The name of this icon comes from that of Mt. Kykkos
in the north-western part of Cyprus.
The holy image, which, according to a legend, was painted by the Apostle
St.Luke, was sent by him to the Egyptian Christians. In Egypt, however,
disturbances broke out and. in order to save the icon, it was translated to a
secluded island. On the way there it was seized by Arabs, but soon Byzantines
recaptured it and sent it to the imperial palace in Constantinople.
In the reign of Emperor Alexius Comnenus (1081-1118), the icon was translated
There exist numerous legends associated with this event, which tell about
countless cures of members of the imperial family and common people. This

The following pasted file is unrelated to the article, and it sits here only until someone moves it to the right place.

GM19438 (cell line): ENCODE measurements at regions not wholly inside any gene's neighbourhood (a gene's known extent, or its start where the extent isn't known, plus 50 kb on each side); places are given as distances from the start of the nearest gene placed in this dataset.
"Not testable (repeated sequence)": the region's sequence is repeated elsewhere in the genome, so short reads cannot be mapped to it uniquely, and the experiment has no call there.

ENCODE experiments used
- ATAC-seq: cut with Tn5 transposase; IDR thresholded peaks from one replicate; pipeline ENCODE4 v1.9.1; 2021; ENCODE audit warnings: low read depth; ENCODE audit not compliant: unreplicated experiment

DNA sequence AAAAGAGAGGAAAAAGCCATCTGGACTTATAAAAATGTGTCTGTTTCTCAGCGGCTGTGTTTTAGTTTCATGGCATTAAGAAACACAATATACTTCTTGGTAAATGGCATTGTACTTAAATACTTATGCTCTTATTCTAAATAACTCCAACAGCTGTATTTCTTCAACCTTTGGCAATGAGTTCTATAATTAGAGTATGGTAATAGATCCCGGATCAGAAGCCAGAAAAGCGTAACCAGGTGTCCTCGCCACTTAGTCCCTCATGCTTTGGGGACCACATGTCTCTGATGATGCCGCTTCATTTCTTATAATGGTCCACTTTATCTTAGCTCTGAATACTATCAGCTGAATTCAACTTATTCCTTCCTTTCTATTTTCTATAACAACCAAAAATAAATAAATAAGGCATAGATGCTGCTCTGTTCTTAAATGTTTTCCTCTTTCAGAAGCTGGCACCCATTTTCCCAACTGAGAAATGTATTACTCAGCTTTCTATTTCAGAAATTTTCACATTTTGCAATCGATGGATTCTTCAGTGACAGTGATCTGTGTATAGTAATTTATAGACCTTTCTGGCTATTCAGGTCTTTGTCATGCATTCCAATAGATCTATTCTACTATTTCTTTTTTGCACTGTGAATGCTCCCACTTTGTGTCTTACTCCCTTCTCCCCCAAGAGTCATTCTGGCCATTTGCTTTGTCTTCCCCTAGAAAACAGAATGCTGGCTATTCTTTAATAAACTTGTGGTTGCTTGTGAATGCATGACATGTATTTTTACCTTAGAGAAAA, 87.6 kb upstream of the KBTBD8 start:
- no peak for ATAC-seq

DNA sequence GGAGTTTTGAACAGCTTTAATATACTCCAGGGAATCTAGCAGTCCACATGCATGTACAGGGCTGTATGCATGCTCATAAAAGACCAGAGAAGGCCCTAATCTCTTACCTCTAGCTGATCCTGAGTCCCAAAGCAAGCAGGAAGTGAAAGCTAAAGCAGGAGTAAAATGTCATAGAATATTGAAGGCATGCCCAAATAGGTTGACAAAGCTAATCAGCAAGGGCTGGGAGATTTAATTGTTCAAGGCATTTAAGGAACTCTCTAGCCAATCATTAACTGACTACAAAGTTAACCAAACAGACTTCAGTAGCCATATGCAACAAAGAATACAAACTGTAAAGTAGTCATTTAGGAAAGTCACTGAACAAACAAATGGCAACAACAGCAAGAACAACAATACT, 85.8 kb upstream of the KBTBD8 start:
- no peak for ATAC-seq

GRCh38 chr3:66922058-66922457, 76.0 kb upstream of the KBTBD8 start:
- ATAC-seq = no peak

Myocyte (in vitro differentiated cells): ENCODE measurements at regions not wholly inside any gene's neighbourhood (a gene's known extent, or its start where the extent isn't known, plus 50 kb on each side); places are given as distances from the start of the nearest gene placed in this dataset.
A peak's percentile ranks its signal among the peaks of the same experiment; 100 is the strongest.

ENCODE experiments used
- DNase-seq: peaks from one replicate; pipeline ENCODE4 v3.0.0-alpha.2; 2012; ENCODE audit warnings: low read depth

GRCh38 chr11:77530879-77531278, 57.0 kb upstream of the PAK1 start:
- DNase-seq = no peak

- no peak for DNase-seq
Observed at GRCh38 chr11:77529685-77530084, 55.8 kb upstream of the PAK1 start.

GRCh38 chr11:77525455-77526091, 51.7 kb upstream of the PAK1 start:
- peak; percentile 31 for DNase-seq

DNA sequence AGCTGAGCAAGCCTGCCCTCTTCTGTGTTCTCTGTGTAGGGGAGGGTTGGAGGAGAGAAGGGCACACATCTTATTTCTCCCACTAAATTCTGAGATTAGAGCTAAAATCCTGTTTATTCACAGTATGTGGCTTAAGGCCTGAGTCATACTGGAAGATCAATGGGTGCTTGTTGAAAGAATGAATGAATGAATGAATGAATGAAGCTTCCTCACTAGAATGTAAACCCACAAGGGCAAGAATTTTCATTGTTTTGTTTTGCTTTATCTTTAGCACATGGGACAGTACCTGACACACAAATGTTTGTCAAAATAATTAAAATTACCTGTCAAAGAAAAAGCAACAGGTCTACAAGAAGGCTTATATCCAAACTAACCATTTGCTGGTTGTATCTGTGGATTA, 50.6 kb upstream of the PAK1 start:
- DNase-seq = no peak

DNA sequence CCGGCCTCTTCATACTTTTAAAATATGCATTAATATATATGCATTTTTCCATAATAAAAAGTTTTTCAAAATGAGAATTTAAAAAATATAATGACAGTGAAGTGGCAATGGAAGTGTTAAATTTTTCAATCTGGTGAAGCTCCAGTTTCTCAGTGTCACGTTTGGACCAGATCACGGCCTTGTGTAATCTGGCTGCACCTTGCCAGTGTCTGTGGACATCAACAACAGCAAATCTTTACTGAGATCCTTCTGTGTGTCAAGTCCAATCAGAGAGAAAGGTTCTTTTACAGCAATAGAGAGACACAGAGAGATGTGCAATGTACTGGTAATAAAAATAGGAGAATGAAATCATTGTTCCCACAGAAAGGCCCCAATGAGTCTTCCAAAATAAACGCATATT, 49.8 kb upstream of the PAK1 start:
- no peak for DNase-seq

miracle-working icon has one interesting feature: no one can see its original,
for it is kept under a coverlet. He who dares lift the coverlet will suffer
God's punishment. In 1699, Patriarch Gerasimus of Alexandria removed the
coverlet and was punished. Only after he offered a prayer to the Mother of God
was his wrongdoing forgiven. Apparently, it was in the 17th century that copies
of this miraculous icon appeared in Russia. Feast day; November 12/25.